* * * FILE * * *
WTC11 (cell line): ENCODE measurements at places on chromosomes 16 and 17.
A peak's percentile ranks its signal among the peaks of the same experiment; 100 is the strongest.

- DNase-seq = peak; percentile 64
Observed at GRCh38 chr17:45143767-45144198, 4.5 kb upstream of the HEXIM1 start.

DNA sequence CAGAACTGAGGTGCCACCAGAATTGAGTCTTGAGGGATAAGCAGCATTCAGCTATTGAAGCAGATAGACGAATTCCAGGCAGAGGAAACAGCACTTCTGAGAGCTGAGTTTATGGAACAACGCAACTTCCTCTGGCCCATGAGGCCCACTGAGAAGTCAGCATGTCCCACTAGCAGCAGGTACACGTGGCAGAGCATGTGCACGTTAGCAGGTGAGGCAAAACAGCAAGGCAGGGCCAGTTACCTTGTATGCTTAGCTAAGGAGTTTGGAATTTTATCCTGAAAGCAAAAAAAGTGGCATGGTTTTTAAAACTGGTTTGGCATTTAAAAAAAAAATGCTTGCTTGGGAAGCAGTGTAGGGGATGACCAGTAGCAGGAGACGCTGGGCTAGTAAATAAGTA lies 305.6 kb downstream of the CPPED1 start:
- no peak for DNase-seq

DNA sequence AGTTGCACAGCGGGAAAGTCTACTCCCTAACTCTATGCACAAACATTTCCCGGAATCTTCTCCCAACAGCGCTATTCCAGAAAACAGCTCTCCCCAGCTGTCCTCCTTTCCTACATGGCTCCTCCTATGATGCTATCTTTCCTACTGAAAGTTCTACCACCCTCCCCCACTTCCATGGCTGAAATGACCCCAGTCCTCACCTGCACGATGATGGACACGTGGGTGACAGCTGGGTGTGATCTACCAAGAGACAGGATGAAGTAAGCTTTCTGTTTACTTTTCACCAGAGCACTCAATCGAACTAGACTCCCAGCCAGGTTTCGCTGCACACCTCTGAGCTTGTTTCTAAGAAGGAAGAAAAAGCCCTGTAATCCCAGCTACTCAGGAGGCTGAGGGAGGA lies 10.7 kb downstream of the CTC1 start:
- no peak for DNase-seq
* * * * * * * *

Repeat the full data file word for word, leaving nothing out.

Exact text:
WTC11 (cell line): ENCODE measurements at places on chromosomes 16 and 17.
A peak's percentile ranks its signal among the peaks of the same experiment; 100 is the strongest.

- DNase-seq = peak; percentile 64
Observed at GRCh38 chr17:45143767-45144198, 4.5 kb upstream of the HEXIM1 start.

DNA sequence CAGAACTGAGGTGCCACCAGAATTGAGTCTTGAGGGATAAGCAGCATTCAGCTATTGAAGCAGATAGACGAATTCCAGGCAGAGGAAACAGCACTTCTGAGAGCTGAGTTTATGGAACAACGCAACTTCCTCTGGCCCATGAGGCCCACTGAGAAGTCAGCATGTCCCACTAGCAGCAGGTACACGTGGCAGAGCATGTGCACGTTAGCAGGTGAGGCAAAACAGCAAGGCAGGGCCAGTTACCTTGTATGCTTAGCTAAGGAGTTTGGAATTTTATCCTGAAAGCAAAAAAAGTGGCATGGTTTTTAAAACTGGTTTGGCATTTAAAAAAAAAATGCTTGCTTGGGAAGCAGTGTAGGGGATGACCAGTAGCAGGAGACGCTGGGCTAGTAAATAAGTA lies 305.6 kb downstream of the CPPED1 start:
- no peak for DNase-seq

DNA sequence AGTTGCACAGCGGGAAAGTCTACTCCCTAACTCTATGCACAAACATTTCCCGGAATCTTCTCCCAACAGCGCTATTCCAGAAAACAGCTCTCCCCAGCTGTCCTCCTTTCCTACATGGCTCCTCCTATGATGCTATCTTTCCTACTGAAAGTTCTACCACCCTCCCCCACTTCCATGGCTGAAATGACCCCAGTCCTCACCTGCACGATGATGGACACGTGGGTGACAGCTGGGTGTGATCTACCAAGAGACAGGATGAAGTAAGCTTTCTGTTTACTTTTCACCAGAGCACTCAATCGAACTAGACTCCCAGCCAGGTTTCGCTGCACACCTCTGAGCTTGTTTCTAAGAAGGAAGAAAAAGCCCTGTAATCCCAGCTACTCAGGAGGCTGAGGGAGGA lies 10.7 kb downstream of the CTC1 start:
- no peak for DNase-seq